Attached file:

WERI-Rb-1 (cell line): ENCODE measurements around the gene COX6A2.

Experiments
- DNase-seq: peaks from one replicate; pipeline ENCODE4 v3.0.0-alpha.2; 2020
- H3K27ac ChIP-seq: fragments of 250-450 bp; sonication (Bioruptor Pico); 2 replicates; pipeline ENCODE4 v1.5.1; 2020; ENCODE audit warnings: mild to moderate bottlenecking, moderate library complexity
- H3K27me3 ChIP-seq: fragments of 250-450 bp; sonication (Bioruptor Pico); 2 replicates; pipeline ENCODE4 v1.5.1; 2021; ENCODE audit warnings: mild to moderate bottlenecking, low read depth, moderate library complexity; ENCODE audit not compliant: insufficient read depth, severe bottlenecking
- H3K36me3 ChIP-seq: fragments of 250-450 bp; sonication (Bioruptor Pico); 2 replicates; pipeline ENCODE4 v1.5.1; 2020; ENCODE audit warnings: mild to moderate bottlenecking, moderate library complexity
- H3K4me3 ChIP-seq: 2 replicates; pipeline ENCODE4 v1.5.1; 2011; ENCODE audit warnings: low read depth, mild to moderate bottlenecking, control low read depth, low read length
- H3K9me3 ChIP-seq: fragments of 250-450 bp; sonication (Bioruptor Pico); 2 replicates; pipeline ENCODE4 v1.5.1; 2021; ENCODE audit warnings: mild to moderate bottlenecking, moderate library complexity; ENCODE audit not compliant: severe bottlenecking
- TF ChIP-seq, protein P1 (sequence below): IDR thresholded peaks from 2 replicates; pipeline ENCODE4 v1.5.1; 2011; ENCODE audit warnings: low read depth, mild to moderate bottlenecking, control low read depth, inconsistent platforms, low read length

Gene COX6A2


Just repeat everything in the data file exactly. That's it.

WERI-Rb-1 (cell line): ENCODE measurements around the gene COX6A2.

Experiments
- DNase-seq: peaks from one replicate; pipeline ENCODE4 v3.0.0-alpha.2; 2020
- H3K27ac ChIP-seq: fragments of 250-450 bp; sonication (Bioruptor Pico); 2 replicates; pipeline ENCODE4 v1.5.1; 2020; ENCODE audit warnings: mild to moderate bottlenecking, moderate library complexity
- H3K27me3 ChIP-seq: fragments of 250-450 bp; sonication (Bioruptor Pico); 2 replicates; pipeline ENCODE4 v1.5.1; 2021; ENCODE audit warnings: mild to moderate bottlenecking, low read depth, moderate library complexity; ENCODE audit not compliant: insufficient read depth, severe bottlenecking
- H3K36me3 ChIP-seq: fragments of 250-450 bp; sonication (Bioruptor Pico); 2 replicates; pipeline ENCODE4 v1.5.1; 2020; ENCODE audit warnings: mild to moderate bottlenecking, moderate library complexity
- H3K4me3 ChIP-seq: 2 replicates; pipeline ENCODE4 v1.5.1; 2011; ENCODE audit warnings: low read depth, mild to moderate bottlenecking, control low read depth, low read length
- H3K9me3 ChIP-seq: fragments of 250-450 bp; sonication (Bioruptor Pico); 2 replicates; pipeline ENCODE4 v1.5.1; 2021; ENCODE audit warnings: mild to moderate bottlenecking, moderate library complexity; ENCODE audit not compliant: severe bottlenecking
- TF ChIP-seq, protein P1 (sequence below): IDR thresholded peaks from 2 replicates; pipeline ENCODE4 v1.5.1; 2011; ENCODE audit warnings: low read depth, mild to moderate bottlenecking, control low read depth, inconsistent platforms, low read length

Gene COX6A2